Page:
Lateral Epicondylitis also called Tennis Elbow is a painful condition of the elbow that is caused due to overuse or repetitive movement. The pain is usually experienced on the outer portion of the elbow where the tendons of the forearm are attached to it. It is mostly caused by overuse injury of the extensor carpi radialis brevis muscle. This results in inflammation and pain in the lateral side of the elbow and weak grip strength also found in many. Pain in your elbow can also spread to your forearm and wrist. While a certain amount of tennis players are affected, it also impacts people from other fields of work.
Tennis elbow occurs due to overuse which results in too much strain on the tendons. When we perform activities involving a repetitive motion of the hands or wrists, our muscles suffer microscopic damage or tears. These tears cause pain which can spread to the forearm as well due to increased strain on the arm.
The main cause of tennis elbow is evident from the name itself; however, there are other sports and occupations as well, which result in this condition. According to research, tennis causes a relatively small amount of the total cases of lateral epicondylitis. People who play tennis, badminton, and squash, or people who are carpenters, plumbers, and painters, can easily develop this condition over time.
This condition is more prominent in people between the ages of 30 to 50. Moreover, people who have to constantly perform the same movements with their hands such as holding a brush, painting minor details, and using tools repetitively, are more prone to straining their muscles and experiencing pain and inflammation.
Your physician will conduct a physical exam and will ask you to perform certain movements to determine the site and cause of pain. He might apply pressure on the location of pain and swelling to confirm the symptoms.
He will also go through your medical records and might also suggest imaging tests to rule out any other condition of the elbow.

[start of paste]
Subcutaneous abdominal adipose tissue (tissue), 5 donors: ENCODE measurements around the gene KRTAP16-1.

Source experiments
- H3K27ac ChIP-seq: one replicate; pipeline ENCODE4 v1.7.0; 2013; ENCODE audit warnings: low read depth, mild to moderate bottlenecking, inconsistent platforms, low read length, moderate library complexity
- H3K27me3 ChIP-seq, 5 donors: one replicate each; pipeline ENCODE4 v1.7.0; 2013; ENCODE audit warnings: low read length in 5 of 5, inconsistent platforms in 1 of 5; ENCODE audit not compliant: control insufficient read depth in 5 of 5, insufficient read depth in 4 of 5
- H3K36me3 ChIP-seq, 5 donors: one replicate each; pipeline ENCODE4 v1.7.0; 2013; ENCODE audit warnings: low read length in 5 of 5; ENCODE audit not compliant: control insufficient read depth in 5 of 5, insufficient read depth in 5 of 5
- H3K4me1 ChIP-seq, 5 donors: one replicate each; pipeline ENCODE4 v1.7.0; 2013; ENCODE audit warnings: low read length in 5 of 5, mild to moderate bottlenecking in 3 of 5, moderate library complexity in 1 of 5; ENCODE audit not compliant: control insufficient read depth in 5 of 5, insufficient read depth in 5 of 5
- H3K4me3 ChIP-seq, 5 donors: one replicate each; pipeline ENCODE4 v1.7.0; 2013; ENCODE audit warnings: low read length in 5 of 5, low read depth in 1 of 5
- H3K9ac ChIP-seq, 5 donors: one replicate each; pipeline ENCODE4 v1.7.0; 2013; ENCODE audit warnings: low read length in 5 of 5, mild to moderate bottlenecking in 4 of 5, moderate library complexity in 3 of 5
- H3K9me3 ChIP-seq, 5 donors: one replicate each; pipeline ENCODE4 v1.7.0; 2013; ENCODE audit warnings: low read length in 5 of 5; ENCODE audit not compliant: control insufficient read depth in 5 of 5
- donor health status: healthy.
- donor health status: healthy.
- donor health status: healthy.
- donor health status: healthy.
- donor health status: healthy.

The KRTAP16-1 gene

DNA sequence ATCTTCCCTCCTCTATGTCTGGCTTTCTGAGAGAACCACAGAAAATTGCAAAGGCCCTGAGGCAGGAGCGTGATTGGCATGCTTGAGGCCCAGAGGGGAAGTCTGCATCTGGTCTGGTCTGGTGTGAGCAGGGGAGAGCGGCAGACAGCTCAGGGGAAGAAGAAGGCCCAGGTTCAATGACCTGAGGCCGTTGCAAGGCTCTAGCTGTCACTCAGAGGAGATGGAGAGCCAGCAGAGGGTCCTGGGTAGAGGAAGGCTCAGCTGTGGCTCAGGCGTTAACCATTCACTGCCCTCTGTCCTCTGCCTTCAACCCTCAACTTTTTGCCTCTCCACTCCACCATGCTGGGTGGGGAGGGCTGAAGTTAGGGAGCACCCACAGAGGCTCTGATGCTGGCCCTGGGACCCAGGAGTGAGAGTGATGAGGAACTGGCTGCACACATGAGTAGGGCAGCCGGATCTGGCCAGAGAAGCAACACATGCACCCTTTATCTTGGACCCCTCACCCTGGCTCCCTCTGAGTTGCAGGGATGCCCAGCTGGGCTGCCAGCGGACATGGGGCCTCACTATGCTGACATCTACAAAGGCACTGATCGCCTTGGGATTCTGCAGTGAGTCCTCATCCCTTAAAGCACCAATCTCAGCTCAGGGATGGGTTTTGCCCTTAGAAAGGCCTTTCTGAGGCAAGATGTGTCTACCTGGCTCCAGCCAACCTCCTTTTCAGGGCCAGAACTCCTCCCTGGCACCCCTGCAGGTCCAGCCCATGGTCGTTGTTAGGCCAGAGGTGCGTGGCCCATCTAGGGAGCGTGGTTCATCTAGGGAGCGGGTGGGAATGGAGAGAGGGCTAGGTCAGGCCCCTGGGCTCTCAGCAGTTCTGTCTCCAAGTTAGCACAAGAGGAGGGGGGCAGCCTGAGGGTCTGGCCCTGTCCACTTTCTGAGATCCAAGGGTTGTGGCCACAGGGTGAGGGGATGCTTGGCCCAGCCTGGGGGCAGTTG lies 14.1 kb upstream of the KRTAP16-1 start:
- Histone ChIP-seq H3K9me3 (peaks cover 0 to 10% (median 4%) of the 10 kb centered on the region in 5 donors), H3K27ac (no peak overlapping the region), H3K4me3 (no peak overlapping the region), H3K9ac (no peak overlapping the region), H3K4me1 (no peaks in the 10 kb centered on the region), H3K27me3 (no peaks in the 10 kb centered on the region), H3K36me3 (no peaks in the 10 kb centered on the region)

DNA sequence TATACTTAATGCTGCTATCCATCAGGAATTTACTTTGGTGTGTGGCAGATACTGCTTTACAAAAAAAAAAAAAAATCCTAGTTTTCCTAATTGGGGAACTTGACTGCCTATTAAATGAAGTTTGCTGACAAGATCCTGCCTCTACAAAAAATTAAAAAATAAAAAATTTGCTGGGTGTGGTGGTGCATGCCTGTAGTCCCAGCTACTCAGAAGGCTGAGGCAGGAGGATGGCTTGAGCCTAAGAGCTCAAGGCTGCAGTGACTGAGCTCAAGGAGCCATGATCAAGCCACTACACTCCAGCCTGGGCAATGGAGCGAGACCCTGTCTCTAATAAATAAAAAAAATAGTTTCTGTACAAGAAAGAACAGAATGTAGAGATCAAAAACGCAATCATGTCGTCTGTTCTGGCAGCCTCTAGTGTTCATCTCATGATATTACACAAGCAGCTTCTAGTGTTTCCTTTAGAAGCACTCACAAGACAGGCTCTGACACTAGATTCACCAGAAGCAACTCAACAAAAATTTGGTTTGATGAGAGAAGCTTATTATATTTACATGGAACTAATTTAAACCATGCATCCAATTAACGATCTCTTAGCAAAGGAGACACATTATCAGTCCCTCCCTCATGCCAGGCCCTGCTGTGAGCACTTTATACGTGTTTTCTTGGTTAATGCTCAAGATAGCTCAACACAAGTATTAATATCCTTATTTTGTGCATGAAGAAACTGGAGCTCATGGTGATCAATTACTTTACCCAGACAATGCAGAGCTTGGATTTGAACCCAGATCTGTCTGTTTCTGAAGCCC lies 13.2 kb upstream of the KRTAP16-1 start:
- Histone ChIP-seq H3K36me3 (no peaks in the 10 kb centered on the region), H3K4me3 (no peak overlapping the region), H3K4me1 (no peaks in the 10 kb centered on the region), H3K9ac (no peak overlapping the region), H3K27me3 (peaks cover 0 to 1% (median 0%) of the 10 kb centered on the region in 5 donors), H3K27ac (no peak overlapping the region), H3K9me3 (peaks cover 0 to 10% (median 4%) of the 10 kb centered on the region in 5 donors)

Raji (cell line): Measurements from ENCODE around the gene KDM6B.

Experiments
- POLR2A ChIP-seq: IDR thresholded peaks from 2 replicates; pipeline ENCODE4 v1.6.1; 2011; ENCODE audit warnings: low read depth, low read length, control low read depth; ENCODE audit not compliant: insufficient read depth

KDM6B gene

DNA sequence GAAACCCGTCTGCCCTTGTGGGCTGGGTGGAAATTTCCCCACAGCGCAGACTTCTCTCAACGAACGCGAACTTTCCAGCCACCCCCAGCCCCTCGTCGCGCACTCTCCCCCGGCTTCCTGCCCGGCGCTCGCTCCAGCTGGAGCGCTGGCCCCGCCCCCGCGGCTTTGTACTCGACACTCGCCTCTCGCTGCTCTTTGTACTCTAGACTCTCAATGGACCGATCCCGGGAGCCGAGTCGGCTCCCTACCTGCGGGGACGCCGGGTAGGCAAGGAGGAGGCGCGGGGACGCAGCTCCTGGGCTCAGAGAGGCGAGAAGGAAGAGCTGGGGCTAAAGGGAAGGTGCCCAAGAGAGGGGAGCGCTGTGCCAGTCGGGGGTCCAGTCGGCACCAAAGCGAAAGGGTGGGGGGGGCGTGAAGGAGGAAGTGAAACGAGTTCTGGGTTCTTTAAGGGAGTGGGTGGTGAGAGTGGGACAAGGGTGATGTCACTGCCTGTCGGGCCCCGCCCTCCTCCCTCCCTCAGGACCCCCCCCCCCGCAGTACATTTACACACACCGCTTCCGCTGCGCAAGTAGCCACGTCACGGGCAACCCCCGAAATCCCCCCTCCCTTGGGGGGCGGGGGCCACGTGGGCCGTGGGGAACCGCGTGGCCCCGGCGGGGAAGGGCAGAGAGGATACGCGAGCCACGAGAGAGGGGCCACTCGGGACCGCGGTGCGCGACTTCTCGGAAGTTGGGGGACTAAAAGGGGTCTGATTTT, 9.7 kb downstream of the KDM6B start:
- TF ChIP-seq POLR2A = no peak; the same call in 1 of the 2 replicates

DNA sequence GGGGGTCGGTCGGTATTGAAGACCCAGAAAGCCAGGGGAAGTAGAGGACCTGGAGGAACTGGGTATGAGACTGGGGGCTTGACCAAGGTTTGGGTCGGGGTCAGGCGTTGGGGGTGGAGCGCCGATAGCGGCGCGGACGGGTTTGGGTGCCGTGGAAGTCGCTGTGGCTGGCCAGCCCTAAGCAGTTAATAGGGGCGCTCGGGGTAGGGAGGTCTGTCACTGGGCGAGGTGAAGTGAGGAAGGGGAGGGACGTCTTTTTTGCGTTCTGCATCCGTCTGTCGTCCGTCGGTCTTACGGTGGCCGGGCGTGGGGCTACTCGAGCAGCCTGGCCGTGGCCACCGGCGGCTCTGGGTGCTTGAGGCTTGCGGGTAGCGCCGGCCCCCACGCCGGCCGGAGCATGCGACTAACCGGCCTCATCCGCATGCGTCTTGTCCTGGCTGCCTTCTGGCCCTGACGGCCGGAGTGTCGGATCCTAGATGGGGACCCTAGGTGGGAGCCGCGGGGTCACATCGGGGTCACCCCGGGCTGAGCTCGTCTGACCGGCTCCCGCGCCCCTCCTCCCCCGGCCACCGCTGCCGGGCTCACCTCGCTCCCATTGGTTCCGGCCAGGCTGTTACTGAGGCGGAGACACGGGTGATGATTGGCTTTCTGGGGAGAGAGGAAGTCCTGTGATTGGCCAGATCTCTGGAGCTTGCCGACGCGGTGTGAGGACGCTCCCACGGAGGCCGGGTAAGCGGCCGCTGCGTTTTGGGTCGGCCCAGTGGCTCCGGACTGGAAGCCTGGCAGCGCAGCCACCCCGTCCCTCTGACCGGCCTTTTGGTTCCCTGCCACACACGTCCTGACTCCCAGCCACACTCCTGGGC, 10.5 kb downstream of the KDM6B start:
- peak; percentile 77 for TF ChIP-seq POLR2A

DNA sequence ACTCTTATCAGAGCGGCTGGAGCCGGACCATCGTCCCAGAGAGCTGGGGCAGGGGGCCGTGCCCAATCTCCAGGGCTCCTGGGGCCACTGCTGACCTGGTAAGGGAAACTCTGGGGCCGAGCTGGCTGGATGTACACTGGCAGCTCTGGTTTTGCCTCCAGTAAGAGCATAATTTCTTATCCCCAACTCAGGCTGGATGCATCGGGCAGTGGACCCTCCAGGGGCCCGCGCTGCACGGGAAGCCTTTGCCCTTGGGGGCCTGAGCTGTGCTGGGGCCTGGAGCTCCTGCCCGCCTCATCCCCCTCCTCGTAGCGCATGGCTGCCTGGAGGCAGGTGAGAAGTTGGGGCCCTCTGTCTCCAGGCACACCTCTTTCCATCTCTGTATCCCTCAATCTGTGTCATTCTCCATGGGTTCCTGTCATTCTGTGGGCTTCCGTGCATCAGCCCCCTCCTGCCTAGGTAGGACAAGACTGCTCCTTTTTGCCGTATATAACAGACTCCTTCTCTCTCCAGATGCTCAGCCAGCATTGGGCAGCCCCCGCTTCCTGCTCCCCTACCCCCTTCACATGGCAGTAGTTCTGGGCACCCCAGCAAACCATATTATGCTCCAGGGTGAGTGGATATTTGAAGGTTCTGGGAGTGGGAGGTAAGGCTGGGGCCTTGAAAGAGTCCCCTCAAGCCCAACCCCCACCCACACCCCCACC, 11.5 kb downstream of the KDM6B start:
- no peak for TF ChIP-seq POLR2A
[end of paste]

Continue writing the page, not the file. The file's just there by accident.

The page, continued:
You can apply a cold compress and take over-the-counter medicines to reduce swelling and pain respectively. However, if the pain persists, and self-care measures do not work, you should consult a doctor.
Your doctor will recommend physical therapy for healing and strengthening the elbow and forearm. Your physical therapist will devise a course of action for your recovery and teach you certain exercises and movements that will slowly restore strength and mobility. While mild exercises for tennis elbow pain help in regaining the flexibility of the muscles, activities, and movements that caused this condition in the first place should be completely stopped. A forearm strap or a brace can be of great use to reduce the chances of further injury by preventing unwanted movements. Therapy is usually accompanied by NSAIDs to tackle the pain associated with this condition.
Other than these your doctor may suggest local steroid injection alongside therapy if the pain is persistent. This is done to reduce the inflammation at the insertion of common wrist extensors at the lateral humeral epicondyle. Usually, only one injection is required and is an OPD procedure. In a few cases, PRP (Platelet Rich Plasma) Injections are suggested. It is an advanced and evidence-based treatment option for tennis elbow. PRP is prepared from the patient’s own blood which contains a high amount of proteins (growth factors) which ultimately promotes fast healing of torn ligaments and tendons. PRP help in speeding up the healing process.
Usually, Non-Surgical Multidisciplinary treatment works best in the tennis elbow.
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